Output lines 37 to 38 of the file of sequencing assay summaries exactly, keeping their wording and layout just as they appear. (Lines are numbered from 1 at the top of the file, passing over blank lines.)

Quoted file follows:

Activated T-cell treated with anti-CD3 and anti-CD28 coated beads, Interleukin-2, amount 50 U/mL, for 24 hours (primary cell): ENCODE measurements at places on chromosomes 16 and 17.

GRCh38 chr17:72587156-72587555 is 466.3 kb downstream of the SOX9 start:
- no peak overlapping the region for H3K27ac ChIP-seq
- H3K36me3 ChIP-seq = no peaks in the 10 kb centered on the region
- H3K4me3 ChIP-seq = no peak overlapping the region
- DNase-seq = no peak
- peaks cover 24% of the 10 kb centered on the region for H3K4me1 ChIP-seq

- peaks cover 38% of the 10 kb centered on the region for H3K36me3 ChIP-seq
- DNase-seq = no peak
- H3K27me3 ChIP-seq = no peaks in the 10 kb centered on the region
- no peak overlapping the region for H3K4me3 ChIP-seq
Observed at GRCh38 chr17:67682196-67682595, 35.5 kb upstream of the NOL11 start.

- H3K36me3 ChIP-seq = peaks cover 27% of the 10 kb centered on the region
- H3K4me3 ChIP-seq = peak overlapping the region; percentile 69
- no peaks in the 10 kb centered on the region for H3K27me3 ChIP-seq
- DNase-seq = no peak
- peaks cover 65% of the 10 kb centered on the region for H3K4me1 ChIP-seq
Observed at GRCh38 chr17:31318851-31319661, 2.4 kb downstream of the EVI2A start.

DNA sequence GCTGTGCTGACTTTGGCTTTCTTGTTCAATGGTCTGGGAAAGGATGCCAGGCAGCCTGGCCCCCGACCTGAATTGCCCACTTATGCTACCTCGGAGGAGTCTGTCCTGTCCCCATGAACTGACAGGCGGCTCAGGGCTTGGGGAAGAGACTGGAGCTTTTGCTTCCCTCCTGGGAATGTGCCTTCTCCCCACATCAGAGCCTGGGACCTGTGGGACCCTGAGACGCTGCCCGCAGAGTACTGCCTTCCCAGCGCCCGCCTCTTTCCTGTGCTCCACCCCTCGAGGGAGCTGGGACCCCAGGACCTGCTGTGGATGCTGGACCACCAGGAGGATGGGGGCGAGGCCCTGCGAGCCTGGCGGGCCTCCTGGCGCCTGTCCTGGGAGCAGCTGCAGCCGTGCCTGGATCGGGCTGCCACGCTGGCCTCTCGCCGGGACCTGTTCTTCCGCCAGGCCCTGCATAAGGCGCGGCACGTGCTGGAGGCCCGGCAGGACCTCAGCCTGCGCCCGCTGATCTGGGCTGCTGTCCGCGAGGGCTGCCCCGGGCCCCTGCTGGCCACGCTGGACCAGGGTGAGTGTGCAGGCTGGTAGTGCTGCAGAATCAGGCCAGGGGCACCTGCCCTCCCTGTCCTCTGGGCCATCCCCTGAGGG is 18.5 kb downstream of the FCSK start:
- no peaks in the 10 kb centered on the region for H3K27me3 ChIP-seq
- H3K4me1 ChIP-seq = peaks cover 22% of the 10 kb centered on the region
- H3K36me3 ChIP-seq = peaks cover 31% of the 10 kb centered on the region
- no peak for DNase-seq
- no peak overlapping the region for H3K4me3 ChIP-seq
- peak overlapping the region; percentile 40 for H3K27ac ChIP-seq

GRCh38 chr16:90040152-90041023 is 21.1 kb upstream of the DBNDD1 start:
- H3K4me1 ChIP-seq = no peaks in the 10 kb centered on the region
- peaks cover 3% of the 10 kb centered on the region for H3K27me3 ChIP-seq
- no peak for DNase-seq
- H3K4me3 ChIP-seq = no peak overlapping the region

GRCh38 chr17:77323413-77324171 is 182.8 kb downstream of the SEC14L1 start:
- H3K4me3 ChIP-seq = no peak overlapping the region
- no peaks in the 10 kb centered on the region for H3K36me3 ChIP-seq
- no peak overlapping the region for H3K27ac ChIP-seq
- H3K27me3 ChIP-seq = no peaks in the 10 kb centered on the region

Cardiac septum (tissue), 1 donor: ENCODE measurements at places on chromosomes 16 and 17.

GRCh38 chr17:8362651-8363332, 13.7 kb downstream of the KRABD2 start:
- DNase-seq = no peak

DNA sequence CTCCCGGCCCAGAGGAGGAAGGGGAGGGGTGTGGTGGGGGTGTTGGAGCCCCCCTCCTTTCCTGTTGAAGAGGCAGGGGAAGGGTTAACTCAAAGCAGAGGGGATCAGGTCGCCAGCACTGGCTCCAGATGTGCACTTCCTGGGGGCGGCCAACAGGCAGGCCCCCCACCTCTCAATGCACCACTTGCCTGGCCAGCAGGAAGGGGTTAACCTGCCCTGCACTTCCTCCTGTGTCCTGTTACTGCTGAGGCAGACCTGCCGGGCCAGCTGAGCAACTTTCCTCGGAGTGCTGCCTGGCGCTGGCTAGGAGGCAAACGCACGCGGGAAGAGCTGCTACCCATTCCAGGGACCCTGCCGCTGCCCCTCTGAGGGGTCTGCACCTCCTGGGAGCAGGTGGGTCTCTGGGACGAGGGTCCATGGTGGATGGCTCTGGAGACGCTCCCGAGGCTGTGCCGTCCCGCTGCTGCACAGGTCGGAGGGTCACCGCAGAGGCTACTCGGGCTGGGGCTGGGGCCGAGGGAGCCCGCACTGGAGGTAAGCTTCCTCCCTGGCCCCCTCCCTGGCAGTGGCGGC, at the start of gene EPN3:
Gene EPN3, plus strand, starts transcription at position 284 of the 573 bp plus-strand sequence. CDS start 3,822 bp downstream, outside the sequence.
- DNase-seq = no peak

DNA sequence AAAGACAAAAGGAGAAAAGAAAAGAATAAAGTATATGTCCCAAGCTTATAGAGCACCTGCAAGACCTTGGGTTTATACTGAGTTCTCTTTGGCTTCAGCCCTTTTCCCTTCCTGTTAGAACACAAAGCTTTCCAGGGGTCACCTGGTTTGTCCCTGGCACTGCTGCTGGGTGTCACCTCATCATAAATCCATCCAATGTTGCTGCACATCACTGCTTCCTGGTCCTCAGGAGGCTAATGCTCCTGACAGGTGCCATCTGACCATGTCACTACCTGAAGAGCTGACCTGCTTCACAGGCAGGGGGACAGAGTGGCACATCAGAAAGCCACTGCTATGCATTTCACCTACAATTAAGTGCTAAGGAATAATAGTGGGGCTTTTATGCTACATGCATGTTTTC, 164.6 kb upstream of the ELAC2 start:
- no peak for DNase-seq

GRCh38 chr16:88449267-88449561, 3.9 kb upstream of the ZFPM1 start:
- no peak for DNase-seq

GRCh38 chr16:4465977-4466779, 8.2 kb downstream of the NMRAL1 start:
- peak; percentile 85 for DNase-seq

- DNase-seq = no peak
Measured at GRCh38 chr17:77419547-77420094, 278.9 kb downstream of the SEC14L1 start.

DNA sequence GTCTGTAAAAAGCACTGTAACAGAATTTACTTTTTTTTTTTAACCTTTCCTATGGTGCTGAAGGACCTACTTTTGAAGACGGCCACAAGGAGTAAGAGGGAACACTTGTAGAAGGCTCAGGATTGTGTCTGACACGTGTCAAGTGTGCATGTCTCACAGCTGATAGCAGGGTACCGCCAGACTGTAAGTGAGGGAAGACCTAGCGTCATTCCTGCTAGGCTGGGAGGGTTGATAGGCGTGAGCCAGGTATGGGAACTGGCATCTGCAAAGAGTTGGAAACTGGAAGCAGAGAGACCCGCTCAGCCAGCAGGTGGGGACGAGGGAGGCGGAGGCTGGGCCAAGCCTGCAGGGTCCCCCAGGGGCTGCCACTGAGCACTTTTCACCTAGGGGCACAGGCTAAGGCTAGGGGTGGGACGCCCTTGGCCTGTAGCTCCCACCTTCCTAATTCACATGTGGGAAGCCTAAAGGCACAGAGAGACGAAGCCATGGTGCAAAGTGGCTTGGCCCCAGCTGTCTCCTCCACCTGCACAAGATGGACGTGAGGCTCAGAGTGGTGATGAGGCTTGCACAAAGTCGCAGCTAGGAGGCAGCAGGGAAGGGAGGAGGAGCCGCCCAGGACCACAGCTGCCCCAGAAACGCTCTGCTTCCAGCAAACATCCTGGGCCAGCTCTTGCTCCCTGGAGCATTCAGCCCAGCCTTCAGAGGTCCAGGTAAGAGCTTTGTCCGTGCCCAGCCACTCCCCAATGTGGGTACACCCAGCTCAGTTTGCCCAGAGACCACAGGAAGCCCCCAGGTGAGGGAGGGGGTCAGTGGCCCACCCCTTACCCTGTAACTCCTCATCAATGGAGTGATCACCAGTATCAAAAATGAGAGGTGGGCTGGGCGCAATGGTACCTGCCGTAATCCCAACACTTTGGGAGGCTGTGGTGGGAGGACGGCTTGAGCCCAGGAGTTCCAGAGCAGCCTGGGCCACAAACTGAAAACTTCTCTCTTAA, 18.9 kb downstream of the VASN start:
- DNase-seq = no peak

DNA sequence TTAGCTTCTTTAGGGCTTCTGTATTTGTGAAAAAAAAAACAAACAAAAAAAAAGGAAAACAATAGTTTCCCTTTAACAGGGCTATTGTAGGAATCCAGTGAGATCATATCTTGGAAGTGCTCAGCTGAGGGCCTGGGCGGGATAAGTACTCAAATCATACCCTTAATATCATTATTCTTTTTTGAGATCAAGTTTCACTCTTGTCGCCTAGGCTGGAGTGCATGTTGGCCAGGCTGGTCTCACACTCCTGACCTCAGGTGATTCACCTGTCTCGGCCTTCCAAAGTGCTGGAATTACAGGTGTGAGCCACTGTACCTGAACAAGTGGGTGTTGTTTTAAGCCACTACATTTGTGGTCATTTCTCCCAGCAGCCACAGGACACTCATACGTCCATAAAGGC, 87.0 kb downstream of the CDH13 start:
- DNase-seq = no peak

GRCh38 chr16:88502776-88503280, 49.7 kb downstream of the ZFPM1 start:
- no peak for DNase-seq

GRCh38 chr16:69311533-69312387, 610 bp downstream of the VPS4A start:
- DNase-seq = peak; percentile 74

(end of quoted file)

GRCh38 chr17:8362651-8363332, 13.7 kb downstream of the KRABD2 start:
- DNase-seq = no peak